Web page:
PracticeForces CEO, Kunal Jain, moderated a healthcare panel for hundreds of independent physicians and small practices in the Tampa Bay area.
During the panel, Jain discussed with the top area doctors on topics such as ObamaCare, Medicare HMOs, HIPAA compliance and the role of private practice.
Dr. Mario Perez, MD, Internal Medicine:
For small groups that are looking to get investors involved that are nonmedical: what is your recommendation, in terms of their involvement into the startup, as opposed to loans versus stock options? What kind of involvement would you recommend for a group that is looking for an investor?
Dr. Chandresh Saraiya, MD, Co-Founder of Florida Medical Clinic:
The question is for a small group of practice; in a practice with 10-15 physicians, looking for non-physician investors, what do you need the capital for? Does growth mean hiring more doctors, or plans for technology that is going to produce income? What do you have?
Dr. Mario Perez:
It is a combination of:
- New locations
- Practice growth
- Expansions in terms of penetration or insurance
Dr. Chandresh Saraiya:
I would say to use a number of factors to decide, first of all, what your vision is, what you are going to do with the money, where it is going and if it aligns with what is going on in the market place. Are you positioned well for it?
Based on that you can decide to see what make sense for you, and if you feel strong enough that you can pay them back, then I would just take the loan. If you are shaky, feel like there is a high risk or that you may lose your shirt, you can trade your equity to try and get their partnership, and try and get them involved in doing that.
Second questions about ACO form the Audience:
I do not know whether anyone knows the answer on accountable care organizations (ACOs); everyone got on the bandwagon and the money did not come. What do you see in the future for that?
Do you see money coming, or is it just pilot projects? For small practices, is it worthwhile to look into that to band together, or make an ACO? Or does no one know? Where is the future for accountable care organizations?
Dr. Chandresh Saraiya:
What is going on with accountable care organizations? So, the simple way I can explain this to you (and this is how I explain to our group), is that the entire physician community is now being forced to change from a “Fee for Service” System to a value-based system as of 2015. What is happening is that, every year, even solo practitioners have to report quality data to CMS. CMS will produce results from this, and give you what is called a “value based modifier” in September.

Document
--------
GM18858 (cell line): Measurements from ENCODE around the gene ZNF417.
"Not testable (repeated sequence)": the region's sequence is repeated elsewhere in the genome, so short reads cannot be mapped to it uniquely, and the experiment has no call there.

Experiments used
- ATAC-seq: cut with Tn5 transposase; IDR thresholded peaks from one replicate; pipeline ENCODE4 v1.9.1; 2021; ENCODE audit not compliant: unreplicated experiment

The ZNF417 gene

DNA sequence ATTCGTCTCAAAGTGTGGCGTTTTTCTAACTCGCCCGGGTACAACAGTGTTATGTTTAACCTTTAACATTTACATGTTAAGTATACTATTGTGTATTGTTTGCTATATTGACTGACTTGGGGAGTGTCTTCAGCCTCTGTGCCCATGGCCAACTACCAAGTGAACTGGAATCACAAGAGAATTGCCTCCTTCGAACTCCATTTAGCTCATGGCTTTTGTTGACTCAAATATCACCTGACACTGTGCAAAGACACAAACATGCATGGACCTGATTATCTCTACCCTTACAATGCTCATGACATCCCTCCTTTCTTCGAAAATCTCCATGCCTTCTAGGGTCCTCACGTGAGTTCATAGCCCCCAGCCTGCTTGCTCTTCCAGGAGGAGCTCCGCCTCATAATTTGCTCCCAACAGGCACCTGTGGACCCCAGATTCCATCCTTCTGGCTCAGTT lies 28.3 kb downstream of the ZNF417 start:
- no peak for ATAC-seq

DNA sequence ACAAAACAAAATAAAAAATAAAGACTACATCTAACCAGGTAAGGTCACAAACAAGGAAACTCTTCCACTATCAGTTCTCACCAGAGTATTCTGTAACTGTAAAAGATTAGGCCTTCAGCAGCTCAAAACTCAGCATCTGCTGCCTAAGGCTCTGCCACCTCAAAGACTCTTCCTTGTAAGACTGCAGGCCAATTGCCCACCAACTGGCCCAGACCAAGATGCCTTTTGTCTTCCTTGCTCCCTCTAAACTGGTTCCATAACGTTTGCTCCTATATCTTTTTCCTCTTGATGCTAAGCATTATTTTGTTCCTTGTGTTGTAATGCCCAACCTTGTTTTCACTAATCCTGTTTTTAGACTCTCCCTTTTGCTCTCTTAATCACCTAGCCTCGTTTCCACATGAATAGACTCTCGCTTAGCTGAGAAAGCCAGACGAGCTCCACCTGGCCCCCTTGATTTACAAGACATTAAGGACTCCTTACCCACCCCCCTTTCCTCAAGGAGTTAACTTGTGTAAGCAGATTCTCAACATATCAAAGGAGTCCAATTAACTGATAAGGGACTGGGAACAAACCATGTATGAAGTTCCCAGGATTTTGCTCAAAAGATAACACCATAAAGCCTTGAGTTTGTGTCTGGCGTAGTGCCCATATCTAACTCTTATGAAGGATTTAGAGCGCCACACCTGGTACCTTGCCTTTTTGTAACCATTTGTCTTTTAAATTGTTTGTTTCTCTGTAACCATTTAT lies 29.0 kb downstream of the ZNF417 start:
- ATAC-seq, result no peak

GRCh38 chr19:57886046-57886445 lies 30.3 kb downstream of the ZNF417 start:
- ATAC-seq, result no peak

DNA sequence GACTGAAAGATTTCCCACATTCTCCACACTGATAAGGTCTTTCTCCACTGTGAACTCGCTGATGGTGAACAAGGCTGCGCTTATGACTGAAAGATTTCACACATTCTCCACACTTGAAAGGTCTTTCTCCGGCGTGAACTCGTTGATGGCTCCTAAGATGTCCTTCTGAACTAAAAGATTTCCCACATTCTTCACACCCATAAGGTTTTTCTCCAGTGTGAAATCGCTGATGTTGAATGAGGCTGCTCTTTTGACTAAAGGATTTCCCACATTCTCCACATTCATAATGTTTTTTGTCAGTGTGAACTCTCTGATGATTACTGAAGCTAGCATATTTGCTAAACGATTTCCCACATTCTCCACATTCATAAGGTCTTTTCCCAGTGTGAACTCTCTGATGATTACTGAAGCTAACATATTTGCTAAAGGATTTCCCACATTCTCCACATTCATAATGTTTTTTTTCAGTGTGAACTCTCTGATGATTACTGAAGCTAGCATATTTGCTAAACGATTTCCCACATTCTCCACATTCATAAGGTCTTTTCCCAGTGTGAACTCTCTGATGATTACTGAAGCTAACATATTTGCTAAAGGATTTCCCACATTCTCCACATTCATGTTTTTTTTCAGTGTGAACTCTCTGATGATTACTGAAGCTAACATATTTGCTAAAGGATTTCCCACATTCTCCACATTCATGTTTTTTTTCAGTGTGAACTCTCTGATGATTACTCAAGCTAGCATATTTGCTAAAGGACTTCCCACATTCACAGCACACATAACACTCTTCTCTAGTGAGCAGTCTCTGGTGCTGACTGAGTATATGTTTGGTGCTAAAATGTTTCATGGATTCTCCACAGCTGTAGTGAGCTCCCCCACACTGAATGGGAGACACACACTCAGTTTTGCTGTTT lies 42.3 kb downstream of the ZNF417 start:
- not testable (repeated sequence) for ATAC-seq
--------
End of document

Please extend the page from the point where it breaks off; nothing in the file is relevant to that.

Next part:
For those who are in groups of 100 doctors or more, this begins in 2015; for those who are in groups of 10 or more, it begins in 2016; for those who are solo practitioners or in groups of up to nine, it begins in 2017.
So, every year you report to CMS the data. CMS looks at it, and gives you a score, which will be a modifier for your reimbursement in the following year. It would be an upward or downward adjustment up to 4%, depending on whether you are a high cost and low quality provider, or a high quality, low cost provider. It is like a grid in that regard.
This is basically what is happening: everybody is in that train. Your answer about the ACO is, since everybody is going to be in the train to be an ACO, your hand must be raised to take the front seat.
Sidd Pagidipati, Co-Founder of Physician Partners:
So, I am a little biased, and I do believe that ACOs are essentially Medicare HMOs, and are the final step of what ACO will be in 5-10 years. I think you should get involved with ACO, but if you do not have a Medicare Managed Care practice, you should definitely be involved; this way, you get all the benefits of an ACO. This is especially true if you believe you are a high quality, low cost provider, and you earn the share in the savings they want.
You do not have to wait a year or 18 months to get your reports, and take a piece of savings. While there is definitely an ACO and value-based system future, you can participate with Medicare HMOs right now.
Dr. Chandresh Saraiya:
Only one thing I will add is that, if you are a primary-care based practice, then aside from an ACO, you may also have an option known as comprehensive primary-care practice. This may be a lower risk compared to the ACO, and lower complexity in terms of the setup. We do not have enough time to talk about it today, but just like I mentioned, that is an option.
Dr. Rajan Naik, MD, JSA Healthcare:
ACOs are nothing but HMOs in disguise, like mini Medicare HMO plans. If I am a solo provider taking some Medicare HMOs, I will join an ACO. The way up in next 10 years, as Chandresh said very correctly, you will not be paid for 99214 those days will be gone. FIFO Service Business is dying; please join ACO and try to be proactive, as the name of the seminar is PracticeCheese.